Pick-your-own in Wagga

Strawberries in the Riverina


Horticulture
Kylie Cashen proudly displaying a punnet of strawberries grown in the elevated beds behind her. “We wanted to have something locals could showoff to their visitors, and the response has exceeded our expectations,” Mrs Cashen said.

Kylie Cashen proudly displaying a punnet of strawberries grown in the elevated beds behind her. “We wanted to have something locals could showoff to their visitors, and the response has exceeded our expectations,” Mrs Cashen said.

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Successful first strawberry harvest for Wagga Wagga couple

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There is possibly no finer taste than to pick fruit fresh off the tree or vine, and eat it while it still has the warm rays of sunshine lifting the level of the sugars.

The opportunity to partake of that enjoyment for residents of or visitors to Wagga Wagga has been extended through an initiative of Kylie and Michael Cashen to establish a strawberry farm on the edge of Wagga Wagga.

“We wanted to have something for family, friends and visitors to do when they came to Wagga Wagga,” Mrs Cashen said.

“We want people to say that while they were in Wagga they visited other places in the Riverina, but they also visited the strawberry farm.”

Mrs Cashen said their site was chosen for its proximity to the Marrambidya Wetland, the Wiradjuri Walking Trail and the Wiradjuri Golf Centre giving visitors reason to stop and enjoy the Riverina city.

“We wanted to have something locals could showoff to their visitors, and the response has exceeded our expectations,” she said.

They love it … you hear them say ‘another juicy strawberry’ and when they leave they have strawberry all around their mouths … and big smiles on their faces - Kylie Cashen

The couple initially planted 10,000 strawberry runners for their first full season of production, and are hoping to pick up to one kilogram per plant which is a higher yield than the expected 250gm per plant on which they based their budgets.

The strawberry varieties Albion and San Andreas were chosen for their proven performance in SA where friends of the Cashens have successfully grown strawberries for many years.

“It was also a matter of availability … they are the varieties which are easily sourced, and are the most common varieties grown which supply the major supermarkets,” Mrs Cashen said.

“We are hoping to produce up to one and half kilos per plant, and this year we will be planting a further 20,000 runners including some of another variety.”

The current production system involves growing the strawberry plants in 32 rows, of raised hydroponic beds 40 metres long and are high enough to make the picking easy.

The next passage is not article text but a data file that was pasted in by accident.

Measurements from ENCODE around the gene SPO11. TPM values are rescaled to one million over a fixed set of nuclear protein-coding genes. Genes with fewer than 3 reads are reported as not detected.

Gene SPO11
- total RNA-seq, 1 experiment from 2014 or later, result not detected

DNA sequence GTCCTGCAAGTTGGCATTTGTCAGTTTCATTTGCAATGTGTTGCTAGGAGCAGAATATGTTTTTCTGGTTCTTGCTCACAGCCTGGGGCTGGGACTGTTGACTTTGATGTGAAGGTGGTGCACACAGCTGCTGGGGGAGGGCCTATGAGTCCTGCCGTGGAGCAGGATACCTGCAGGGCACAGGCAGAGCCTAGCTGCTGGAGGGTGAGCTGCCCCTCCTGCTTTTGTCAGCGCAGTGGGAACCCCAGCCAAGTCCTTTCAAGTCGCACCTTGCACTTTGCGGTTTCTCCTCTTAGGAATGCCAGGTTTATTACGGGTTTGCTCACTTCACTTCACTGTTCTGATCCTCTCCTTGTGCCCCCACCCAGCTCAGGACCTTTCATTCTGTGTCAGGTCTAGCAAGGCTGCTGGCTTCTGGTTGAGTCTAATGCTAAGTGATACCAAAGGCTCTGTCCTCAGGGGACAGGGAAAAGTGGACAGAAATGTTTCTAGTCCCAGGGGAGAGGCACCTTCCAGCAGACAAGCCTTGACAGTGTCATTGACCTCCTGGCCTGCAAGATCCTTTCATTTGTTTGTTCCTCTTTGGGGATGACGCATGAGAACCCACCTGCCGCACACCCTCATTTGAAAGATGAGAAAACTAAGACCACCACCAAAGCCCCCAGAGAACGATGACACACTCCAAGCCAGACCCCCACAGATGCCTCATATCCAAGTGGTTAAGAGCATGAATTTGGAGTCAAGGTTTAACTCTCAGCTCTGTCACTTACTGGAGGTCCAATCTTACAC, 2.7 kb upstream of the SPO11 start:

The plants are grown in coconut fibre held in bags and nutrients and water are supplied through drip-tapes inserted in the grow-bags with run-off recycled.

Water is sourced from the Wagga Wagga city supply and during the current heatwave, the plants are being watered for thirty minutes three times each day, compared to seven minutes during the winter.  

“It depends on how much heat the plants are exposed to,” Mrs Cashen said.

“We also run overhead sprinklers three times a day to keep the plants cool through the heat.”

Great response to exciting new venture

Wagga Wagga couple, Michael and Kylie Cashen haven’t given up their day jobs, but are excited for the success they have achieved in their first year.

“This is our expensive hobby, and until it is able to pay for itself, we will keep working,” Mrs Cashen said.

“The business has made more money than we thought it would in our first year … so we are encouraged and will be expanding with another 20,000 plants to satisfy demand.

“The amount of income has blown us away and the production has blown us away.”

Meanwhile, Mr Cashen continues to work as a research officer at the NSW DPI in Wagga Wagga, while Mrs Cashen is a high school teacher.

Mrs Cashen’s background is in food technology and she is looking forward to expanding her food technology skills again.

They plan to value-add their business making strawberry ice cream and growing lettuce and greens for sale to the restaurants they now service.

“It is a pleasure to see people picking their own strawberries off the plant because they know the taste they are after,” she said.

Strawberries are picked daily, and people are also encouraged to pick their own, which can be a lot of fun for the family, according to Mrs Cashen and the enjoyment on children’s faces when they discover the sweet taste of freshly picked strawberries is something to behold. 

“They love it … you hear them say ‘another juicy strawberry’ and when they leave they have strawberry all around their mouths … and big smiles on their faces,” she said.

“For our first year, it has been an extremely worthwhile venture.”

Mrs Cashen admits to being overwhelmed by the response, with the community embracing the project.

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